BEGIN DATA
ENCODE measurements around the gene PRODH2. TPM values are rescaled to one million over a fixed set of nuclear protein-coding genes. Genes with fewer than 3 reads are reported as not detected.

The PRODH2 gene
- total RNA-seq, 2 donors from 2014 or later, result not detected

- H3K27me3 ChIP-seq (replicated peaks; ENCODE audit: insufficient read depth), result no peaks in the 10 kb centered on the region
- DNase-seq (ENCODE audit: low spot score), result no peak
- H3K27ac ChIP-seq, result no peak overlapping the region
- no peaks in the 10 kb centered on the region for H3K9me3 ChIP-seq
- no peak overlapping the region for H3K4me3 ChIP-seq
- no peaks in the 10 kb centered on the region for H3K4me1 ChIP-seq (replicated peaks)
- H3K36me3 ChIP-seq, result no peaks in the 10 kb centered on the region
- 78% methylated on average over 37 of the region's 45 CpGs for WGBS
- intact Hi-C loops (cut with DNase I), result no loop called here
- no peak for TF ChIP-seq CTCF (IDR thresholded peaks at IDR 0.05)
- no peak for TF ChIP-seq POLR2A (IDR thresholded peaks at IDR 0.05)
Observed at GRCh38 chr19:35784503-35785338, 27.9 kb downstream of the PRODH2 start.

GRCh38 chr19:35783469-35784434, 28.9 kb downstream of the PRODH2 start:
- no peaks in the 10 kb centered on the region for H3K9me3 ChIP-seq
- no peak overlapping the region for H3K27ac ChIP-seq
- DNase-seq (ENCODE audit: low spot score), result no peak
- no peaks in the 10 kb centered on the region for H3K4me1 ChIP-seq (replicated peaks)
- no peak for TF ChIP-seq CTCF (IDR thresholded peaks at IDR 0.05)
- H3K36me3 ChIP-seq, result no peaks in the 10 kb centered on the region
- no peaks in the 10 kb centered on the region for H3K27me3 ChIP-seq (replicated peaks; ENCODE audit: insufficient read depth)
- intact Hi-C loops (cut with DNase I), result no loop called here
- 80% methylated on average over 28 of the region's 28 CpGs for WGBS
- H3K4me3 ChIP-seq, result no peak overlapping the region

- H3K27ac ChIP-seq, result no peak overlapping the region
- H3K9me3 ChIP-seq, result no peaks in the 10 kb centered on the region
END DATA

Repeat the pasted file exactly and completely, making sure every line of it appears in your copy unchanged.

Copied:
ENCODE measurements around the gene PRODH2. TPM values are rescaled to one million over a fixed set of nuclear protein-coding genes. Genes with fewer than 3 reads are reported as not detected.

The PRODH2 gene
- total RNA-seq, 2 donors from 2014 or later, result not detected

- H3K27me3 ChIP-seq (replicated peaks; ENCODE audit: insufficient read depth), result no peaks in the 10 kb centered on the region
- DNase-seq (ENCODE audit: low spot score), result no peak
- H3K27ac ChIP-seq, result no peak overlapping the region
- no peaks in the 10 kb centered on the region for H3K9me3 ChIP-seq
- no peak overlapping the region for H3K4me3 ChIP-seq
- no peaks in the 10 kb centered on the region for H3K4me1 ChIP-seq (replicated peaks)
- H3K36me3 ChIP-seq, result no peaks in the 10 kb centered on the region
- 78% methylated on average over 37 of the region's 45 CpGs for WGBS
- intact Hi-C loops (cut with DNase I), result no loop called here
- no peak for TF ChIP-seq CTCF (IDR thresholded peaks at IDR 0.05)
- no peak for TF ChIP-seq POLR2A (IDR thresholded peaks at IDR 0.05)
Observed at GRCh38 chr19:35784503-35785338, 27.9 kb downstream of the PRODH2 start.

GRCh38 chr19:35783469-35784434, 28.9 kb downstream of the PRODH2 start:
- no peaks in the 10 kb centered on the region for H3K9me3 ChIP-seq
- no peak overlapping the region for H3K27ac ChIP-seq
- DNase-seq (ENCODE audit: low spot score), result no peak
- no peaks in the 10 kb centered on the region for H3K4me1 ChIP-seq (replicated peaks)
- no peak for TF ChIP-seq CTCF (IDR thresholded peaks at IDR 0.05)
- H3K36me3 ChIP-seq, result no peaks in the 10 kb centered on the region
- no peaks in the 10 kb centered on the region for H3K27me3 ChIP-seq (replicated peaks; ENCODE audit: insufficient read depth)
- intact Hi-C loops (cut with DNase I), result no loop called here
- 80% methylated on average over 28 of the region's 28 CpGs for WGBS
- H3K4me3 ChIP-seq, result no peak overlapping the region

- H3K27ac ChIP-seq, result no peak overlapping the region
- H3K9me3 ChIP-seq, result no peaks in the 10 kb centered on the region